Let your reader take that final step.  Eggers has written about immigration. He has written about the Statue of Liberty going out to meet those who are in need of liberty.  He doesn’t say that certain people sitting in certain oval-shaped offices might do well to do the same thing.  He didn’t write the word Syria.  He writes about Lady Liberty stepping down from her pedestal.  “She is not content to wait. She must meet them…”  But that final step?  The one that would take it from teaching to preaching?  Eggers doesn’t make it.  He leaves it to the reader.

Humor helps.  Trusting the reader to make connection helps.  Sticking with in arguable facts also helps.  Fingers crossed that I can manage to pull off something that works even half as well!


March 7, 2017

Theme: The Opposite of Preaching

Filed under: Uncategorized — suebe @ 1:08 am
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Throughout March, I am taking part in ReFoReMo or Read for Research Month.  In this picture book writing challenge, you read a wide variety of books and then read blog posts by  various authors on how to use the mentor texts to improve your work.

One of the books for last week was Jacob Grant’s Cat Knit.  Personally, as a knitter, I was immediately hooked.  That said, I do suspect that Grant has been the recipient of an unwanted sweater or three.  For those of you who aren’t familiar with the book, it tells the story of Cat and his friendship with Girl.  One day, Girl brings home a colorful new friend, Yarn. Cat quickly bonds with Yarn and their friendship grows.  But then the unthinkable happens.  Yarn becomes a snug, itchy sweater.  Cat abandons his friend outside and only then notices just how awfully cold it is.  Fortunately, Cat and Yarn are reunited although one suspects that there might be more knitting to come.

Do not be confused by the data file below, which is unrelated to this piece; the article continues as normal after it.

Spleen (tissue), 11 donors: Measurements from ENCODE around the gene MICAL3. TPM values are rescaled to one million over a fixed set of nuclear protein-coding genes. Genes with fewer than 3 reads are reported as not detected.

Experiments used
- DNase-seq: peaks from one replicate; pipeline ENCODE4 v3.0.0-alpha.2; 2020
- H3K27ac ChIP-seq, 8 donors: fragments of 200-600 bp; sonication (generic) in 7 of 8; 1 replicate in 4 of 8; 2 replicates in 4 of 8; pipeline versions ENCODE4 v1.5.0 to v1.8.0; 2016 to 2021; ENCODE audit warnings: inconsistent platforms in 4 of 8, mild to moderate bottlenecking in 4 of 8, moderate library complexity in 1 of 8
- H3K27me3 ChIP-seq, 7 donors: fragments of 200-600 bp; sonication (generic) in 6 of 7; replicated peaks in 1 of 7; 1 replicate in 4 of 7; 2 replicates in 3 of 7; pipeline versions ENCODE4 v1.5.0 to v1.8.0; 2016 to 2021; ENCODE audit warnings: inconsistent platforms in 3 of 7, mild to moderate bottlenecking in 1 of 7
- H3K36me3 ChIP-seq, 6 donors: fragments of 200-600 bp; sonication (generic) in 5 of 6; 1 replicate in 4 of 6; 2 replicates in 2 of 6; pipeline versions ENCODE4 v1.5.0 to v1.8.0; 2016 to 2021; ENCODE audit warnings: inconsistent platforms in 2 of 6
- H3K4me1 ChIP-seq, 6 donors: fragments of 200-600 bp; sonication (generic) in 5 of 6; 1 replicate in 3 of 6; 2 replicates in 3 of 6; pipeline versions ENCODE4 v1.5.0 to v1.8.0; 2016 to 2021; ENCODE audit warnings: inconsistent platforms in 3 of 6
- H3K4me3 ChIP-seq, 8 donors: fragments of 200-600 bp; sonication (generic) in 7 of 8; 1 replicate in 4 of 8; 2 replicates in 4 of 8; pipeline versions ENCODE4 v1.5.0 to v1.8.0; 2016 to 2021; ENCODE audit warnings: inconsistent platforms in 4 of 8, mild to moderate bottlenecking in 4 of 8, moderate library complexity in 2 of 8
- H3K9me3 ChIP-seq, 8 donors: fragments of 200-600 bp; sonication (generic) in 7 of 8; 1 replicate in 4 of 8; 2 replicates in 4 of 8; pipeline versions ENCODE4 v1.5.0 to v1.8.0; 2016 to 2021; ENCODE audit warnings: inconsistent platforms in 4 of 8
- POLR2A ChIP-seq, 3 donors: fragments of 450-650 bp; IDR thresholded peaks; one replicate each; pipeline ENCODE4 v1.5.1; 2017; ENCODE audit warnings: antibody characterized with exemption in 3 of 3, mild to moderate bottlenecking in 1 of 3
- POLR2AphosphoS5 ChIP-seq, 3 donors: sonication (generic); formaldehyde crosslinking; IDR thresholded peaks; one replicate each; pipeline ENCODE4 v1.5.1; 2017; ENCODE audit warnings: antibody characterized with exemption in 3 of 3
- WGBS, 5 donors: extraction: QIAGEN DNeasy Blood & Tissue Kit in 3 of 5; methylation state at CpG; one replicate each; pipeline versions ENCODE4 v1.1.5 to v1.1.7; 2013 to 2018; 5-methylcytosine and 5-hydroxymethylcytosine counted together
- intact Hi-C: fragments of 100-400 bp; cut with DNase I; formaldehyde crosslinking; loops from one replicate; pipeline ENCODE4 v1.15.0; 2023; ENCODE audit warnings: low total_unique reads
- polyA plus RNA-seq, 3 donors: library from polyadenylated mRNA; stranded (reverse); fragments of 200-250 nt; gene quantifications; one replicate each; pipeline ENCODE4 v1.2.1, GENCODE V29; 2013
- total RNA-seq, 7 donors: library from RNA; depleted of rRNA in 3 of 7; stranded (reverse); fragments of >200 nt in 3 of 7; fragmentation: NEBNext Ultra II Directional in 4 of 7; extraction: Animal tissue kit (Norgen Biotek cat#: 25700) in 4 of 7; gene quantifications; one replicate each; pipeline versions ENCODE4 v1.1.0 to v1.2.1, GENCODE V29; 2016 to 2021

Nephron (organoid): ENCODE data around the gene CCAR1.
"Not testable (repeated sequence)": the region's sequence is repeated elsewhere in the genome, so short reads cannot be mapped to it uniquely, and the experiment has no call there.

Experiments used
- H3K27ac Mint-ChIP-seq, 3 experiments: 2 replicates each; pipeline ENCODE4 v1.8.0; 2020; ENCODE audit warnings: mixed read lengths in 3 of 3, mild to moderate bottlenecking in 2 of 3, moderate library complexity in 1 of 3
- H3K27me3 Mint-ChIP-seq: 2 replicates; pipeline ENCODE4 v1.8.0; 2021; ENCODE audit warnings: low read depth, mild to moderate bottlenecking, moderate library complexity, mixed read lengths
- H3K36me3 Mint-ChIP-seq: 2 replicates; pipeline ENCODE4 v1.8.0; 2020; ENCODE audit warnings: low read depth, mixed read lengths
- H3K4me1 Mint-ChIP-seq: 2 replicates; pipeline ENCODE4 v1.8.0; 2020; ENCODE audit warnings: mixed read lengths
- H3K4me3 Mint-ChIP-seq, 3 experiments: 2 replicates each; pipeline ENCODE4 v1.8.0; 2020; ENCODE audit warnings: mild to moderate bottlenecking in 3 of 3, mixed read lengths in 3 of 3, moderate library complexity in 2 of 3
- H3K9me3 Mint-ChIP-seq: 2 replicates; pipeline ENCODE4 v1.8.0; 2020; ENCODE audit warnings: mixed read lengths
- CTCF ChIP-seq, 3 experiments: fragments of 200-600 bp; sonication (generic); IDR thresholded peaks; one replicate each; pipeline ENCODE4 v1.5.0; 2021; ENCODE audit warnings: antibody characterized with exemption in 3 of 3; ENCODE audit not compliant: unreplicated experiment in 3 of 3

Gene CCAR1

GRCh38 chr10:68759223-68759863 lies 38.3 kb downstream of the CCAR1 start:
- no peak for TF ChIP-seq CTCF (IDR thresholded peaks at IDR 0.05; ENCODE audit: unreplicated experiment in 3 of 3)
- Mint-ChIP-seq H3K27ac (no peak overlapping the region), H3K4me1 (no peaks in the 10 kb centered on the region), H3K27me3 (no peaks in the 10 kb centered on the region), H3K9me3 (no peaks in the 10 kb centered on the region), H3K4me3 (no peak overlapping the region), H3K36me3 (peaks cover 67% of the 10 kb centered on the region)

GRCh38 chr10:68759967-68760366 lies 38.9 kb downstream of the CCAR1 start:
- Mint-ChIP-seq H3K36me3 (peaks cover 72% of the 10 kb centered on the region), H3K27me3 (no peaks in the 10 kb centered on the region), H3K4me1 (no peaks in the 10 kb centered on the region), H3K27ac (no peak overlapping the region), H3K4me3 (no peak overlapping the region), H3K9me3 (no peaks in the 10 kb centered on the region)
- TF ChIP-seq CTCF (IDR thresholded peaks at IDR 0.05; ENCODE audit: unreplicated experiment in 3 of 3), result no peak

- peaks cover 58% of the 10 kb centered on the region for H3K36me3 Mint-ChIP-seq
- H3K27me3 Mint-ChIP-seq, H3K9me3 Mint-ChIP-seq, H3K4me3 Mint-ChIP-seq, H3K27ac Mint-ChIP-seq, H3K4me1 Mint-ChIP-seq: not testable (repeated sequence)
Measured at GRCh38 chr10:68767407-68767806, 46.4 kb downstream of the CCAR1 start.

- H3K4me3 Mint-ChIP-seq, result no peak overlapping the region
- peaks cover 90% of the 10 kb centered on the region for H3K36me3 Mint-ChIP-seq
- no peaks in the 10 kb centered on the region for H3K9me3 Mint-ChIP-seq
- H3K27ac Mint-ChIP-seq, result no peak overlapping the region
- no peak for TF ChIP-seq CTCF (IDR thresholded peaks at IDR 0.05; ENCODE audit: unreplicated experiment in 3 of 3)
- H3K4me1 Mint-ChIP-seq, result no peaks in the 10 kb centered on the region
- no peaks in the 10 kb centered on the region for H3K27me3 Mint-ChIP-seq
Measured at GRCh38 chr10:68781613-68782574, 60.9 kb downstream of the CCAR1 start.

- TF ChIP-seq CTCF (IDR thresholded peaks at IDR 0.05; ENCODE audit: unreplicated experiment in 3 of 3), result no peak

On the surface, it all looks pretty simple.  You have a story about a cat, a girl and yarn.  It is a book about knitting.  And that’s true enough but if you go a bit deeper and you’ll find the theme.

Cat Knit is also a book about friendship  and change.  One friend changes and the other friend is initially resistant and just can’t deal with it.  Fortunately, before it is too late, Cat realizes that “Warming up to something new takes time.”

Except for that last bit in parenthesis, Grant doesn’t say it.  He implies it.  He writes about it.  He hides it in a story about a cat, a girl and yarn.  Because he makes this part of the lesson covert, it is one of the themes of the book and teaches without preaching.

Don’t preach.  We hear that bit of advice all the time.  Fortunately we have Cat Knit and Jacob Grant to show us how to do it right.


June 2, 2014

Don’t Preach, Just Tell a Story: Lessons from my April and May Reading

Filed under: Uncategorized — suebe @ 1:47 am
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How do you give your readers a powerful message without preaching?  You tell them a story with the message at it’s heart and there are authors on my latest reading list that did an astonishing job at this.